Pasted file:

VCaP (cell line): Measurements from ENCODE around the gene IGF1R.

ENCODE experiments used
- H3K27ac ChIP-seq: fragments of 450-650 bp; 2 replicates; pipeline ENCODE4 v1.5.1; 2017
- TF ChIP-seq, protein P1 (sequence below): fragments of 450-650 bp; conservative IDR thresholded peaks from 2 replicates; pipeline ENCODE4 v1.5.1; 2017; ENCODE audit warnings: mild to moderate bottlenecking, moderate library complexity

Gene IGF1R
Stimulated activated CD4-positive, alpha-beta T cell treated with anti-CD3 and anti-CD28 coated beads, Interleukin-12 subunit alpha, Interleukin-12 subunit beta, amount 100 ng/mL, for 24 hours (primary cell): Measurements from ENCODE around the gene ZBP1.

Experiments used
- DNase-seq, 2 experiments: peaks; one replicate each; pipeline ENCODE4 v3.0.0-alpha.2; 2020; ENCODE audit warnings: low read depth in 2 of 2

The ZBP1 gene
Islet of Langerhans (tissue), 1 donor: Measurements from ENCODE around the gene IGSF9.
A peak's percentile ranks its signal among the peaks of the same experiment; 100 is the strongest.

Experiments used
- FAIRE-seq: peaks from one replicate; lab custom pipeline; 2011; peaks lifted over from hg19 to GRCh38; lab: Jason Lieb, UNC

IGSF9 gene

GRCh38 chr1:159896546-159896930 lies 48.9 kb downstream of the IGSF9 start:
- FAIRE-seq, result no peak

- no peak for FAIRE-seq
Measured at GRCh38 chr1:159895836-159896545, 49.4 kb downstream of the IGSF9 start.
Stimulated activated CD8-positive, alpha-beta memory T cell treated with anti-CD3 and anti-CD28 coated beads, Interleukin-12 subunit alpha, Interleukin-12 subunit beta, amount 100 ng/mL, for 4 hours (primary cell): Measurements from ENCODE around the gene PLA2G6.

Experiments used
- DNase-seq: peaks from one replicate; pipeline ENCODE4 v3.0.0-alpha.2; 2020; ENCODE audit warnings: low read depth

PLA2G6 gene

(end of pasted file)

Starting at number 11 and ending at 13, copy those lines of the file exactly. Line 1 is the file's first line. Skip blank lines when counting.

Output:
A peak's percentile ranks its signal among the peaks of the same experiment; 100 is the strongest.

Experiments used
- FAIRE-seq: peaks from one replicate; lab custom pipeline; 2011; peaks lifted over from hg19 to GRCh38; lab: Jason Lieb, UNC